The Wilpons test their defense in the pages of the Daily News

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As has become standard practice, the day after the New York Times says something bad about the Wlipons/Madoff case, the New York Daily News has a story — sourced, quite clearly, by Wilpon’s lawyers — endeavoring to counter it.  Today’s story: explaining the Wilpon defense.

And that defense:  “hey, if the Securities and Exchange Commission had no clue that Madoff was a fraudster, how on Earth could the Wilpons be said to have “known or should have known” that things weren’t on the up-and-up?”

And you know what? That defense has some surface appeal.  It’s the SEC’s job to sniff out such frauds. If they can’t do it, why should the Wilpons be expected to?  But here’s my problem with it, provided by Daily News itself:

In attacking the SEC, the Wilpons are echoing the claims in a civil suit brought against the commission in 2009 by Phyllis Molchatsky and Steven Schneider, two alleged Madoff victims who claim the SEC’s “negligence, incompetence, inexperience, inattentiveness and laziness” is to blame for the epic scandal.

“For at least 16 years, the SEC’s failure to follow basic investigative procedures and practices, or even to observe simple common sense, allowed Madoff to perpetuate his scheme, drawing in innumerable new victims who were totally unaware that the government agency sworn to protect them had fallen down on the job,” their suit says.

As lawyers annoyingly say sometimes, that argument proves too much.  It’s one thing to say that the SEC was itself hoodwinked and unable to uncover Madoff’s crimes, which is how a defense attorney unrelated to the Wilpons characterizes the defense in the story.  If that’s the case — if the SEC, using all of its investigative powers and native experience and intelligence hit a dead end — of course the Wilpons shouldn’t have been expected to do better. But it’s another thing altogether to say the SEC didn’t even try and was epically incompetent, and thus the Wilpons should be judged by that standard too.

Indeed, the other side of the accusations in that above quote is that anyone who “was able to observe simple common sense” or anyone who wasn’t “negligent, incompetent, inexperienced, inattentive or lazy” could have figured Maddof’s fraud out. Just because the federal agency charged with looking into Madoff was utterly incompetent doesn’t mean that reasonable, sophisticated investors with better information at their disposal about Bernie Madoff than the SEC had shouldn’t have been expected to do the basic kinds of due diligence the Wilpons are accused of not doing.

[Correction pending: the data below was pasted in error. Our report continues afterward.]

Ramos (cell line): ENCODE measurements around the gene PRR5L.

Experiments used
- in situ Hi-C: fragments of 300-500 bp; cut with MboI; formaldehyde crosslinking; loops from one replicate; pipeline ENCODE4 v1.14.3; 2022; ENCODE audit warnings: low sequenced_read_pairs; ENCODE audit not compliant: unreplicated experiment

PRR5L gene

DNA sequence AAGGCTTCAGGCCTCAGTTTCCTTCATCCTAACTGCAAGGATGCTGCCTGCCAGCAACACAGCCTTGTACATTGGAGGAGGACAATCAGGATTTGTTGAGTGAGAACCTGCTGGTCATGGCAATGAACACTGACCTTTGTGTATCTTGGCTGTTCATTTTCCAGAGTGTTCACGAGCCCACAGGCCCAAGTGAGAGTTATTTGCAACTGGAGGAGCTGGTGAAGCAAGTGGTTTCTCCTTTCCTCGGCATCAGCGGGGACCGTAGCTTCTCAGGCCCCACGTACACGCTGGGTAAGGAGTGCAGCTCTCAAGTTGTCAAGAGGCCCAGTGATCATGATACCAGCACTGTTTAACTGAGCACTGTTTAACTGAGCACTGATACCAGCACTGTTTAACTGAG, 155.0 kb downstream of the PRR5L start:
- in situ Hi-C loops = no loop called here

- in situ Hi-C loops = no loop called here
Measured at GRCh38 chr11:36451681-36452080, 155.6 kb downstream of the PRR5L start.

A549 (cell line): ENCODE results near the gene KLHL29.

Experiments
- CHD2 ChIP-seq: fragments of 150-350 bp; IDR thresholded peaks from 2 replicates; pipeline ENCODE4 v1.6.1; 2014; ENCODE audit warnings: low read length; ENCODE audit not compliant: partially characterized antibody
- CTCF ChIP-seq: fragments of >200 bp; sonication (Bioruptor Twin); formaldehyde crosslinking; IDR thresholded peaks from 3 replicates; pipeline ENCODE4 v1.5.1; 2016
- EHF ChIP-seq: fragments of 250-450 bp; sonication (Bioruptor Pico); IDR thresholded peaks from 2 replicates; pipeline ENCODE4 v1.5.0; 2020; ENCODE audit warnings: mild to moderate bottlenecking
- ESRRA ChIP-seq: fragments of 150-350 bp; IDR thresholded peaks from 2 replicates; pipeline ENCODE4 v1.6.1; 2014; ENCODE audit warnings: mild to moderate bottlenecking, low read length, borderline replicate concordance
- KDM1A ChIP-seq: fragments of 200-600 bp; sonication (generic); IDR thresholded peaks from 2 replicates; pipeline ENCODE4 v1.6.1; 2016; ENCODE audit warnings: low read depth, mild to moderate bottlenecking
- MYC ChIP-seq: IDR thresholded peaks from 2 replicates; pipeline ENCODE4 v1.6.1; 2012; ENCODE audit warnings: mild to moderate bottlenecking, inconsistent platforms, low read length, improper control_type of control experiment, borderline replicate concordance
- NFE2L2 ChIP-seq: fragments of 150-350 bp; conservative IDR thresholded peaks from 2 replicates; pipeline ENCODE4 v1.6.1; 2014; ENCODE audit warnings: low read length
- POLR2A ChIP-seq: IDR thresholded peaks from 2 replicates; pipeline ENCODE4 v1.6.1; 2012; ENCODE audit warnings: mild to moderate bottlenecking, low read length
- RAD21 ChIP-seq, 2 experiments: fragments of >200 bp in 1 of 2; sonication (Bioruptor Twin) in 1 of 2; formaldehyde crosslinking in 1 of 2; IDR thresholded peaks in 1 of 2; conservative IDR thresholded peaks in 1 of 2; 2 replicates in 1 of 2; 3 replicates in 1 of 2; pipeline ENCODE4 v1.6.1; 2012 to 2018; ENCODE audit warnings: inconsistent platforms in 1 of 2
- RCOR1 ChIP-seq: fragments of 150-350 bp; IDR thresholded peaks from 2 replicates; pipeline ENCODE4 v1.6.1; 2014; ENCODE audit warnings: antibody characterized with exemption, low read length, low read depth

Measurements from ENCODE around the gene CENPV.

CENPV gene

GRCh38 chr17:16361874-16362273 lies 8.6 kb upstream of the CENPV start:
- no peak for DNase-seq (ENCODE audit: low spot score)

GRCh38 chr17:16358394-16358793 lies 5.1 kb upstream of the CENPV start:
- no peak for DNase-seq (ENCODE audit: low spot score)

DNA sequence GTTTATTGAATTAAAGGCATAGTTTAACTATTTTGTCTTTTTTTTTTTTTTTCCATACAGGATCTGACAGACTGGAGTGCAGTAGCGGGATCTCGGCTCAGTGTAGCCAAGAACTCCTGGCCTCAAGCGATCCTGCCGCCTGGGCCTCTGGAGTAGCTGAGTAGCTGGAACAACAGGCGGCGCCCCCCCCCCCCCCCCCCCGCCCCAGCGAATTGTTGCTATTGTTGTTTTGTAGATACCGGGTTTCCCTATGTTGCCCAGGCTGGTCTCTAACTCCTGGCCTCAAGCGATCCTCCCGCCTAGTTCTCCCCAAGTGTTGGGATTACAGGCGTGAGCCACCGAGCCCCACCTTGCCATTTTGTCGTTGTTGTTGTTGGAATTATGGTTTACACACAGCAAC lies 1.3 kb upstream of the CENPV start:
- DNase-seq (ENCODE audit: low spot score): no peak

Put differently, if the city cop on the corner “fell down on the job,” people on the street aren’t permitted to break the law and can’t point to the face-down cop as a defense when the more attentive county sheriff comes to arrest them.  People still have a duty to act in a reasonable manner and behave the way the law expects them.

I’d have a lot more faith in the Wilpons’ defense if it was the SEC going after them. Because, yeah, it would take a lot of nerve for the SEC to say “you should have done better than us.”  But it’s not the SEC going after the Wilpons. It’s a trustee appointed to represent the interest of people who were wronged by Madoff. His claim isn’t that the Wilpons should have done better than the SEC. It’s that the Wilpons should have done better than the did based on the information they had at their disposal.  As such, pointing at the SEC as their defense doesn’t totally do it for me.

Yankees to hire Josh Bard as their new bench coach

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Aaron Boone has no experience as a coach or a manager at any level. As such, some have speculated that he’d hire a more seasoned hand as his bench coach as he begins his first season as Yankees manager. Someone like, say, Eric Wedge, who was a candidate for the job Boone got and who once managed Boone in Cleveland.

Nope. According to MLB.com’s Mark Feinsand, he’s going with Josh Bard.

Bard, 39, was a teammate of Boone’s with the Indians in 2005. He’s not without coaching experience, having spent the last two seasons as the Dodgers’ bullpen coach, but he’s not that Gene Lamont/Don Zimmer-type we often see in the bench coach role.

Which is fine because different managers want different things from their bench coach. Some are strategy guys, helping with in-game decision making. Others are relationship guys who help managers understand all of the dynamics of the clubhouse while they’re worrying more about lineups and stuff. Others are trust guys, who can serve as the manager’s sounding board, among other things. Some are combinations of all of these things. As Feinsand notes in his story, Boone said at his introductory press conference that he’s looking for this:

“I want smart sitting next to me. I want confidence sitting next to me. I want a guy who can walk out into that room and as I talk about relationships I expect to have with my players, I expect that even to be more so with my coaching staff. Whether that is a guy with all kinds of experience or little experience. I am not concerned about that.”